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The London Assembly’s Transport Committee published a report on November 26 setting out what it sees as the short-term priorities for heavy rail services in the capital.
Broken Rails: A Rail Service Fit for Passengers makes six recommendations:
1. Effective small-scale interventions: The committee’s key recommendation is that infrastructure manager Network Rail should deliver a plan for targeted works such as signalling upgrades and the construction of turnback sidings which would enable the operation of more frequent and longer trains; it says the Mayor of London and Transport for London should press the Department for Transport and Network Rail to deliver these priority projects urgently.
2. Healthy Stations: The Mayor and TfL should produce a ‘healthy stations charter’ to improve access for pedestrians, cyclists and passengers with disabilities.
3. Passenger engagement: There should be a station user group for every station.
4. A single rail strategy for London: London currently has no overall rail strategy, but the committee believes TfL and Network Rail should produce one that all parties will commit to implementing.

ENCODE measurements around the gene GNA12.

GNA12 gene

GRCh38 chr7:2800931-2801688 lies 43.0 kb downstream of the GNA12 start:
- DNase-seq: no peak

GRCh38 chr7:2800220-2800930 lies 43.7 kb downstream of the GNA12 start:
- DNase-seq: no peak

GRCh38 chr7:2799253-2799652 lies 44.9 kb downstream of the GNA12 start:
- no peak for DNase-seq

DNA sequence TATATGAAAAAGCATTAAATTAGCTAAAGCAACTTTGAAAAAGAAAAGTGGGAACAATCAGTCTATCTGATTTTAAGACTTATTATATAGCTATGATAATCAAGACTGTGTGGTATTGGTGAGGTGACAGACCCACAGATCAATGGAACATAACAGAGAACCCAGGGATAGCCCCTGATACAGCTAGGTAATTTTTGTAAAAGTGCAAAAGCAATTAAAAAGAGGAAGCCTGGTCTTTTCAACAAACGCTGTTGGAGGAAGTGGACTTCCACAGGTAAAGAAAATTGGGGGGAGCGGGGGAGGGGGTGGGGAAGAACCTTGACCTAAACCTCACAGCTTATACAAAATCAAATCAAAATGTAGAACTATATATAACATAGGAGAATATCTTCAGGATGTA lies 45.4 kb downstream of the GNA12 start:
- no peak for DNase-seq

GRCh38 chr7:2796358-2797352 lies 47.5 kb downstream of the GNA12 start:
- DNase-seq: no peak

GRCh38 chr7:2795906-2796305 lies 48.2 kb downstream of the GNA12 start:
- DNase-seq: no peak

5. Improving accessibility: Funding available for accessibility upgrades is ‘far too small’, the committee says. The Mayor and TfL should press the Department for Transport to increase Access for All funding and ensure all priority upgrades are delivered in the next five years.
6. Increase funding: TfL should consider all options to increase funding for London’s rail network, including funding Network Rail schemes and contributing to projects outside London. An example could be funding upgrading and electrification of the route between Felixstowe and Nuneaton, allowing more freight services to avoid London and thus releasing capacity for more frequent passenger trains in the capital.
The committee said it would support further devolution of responsibility for awarding operating contracts from DfT to TfL, but ‘we believe it is critical that improvements to London’s suburban rail services are prioritised now and regardless of which operators are running the services.’
This article first appeared on www.railwaygazette.com
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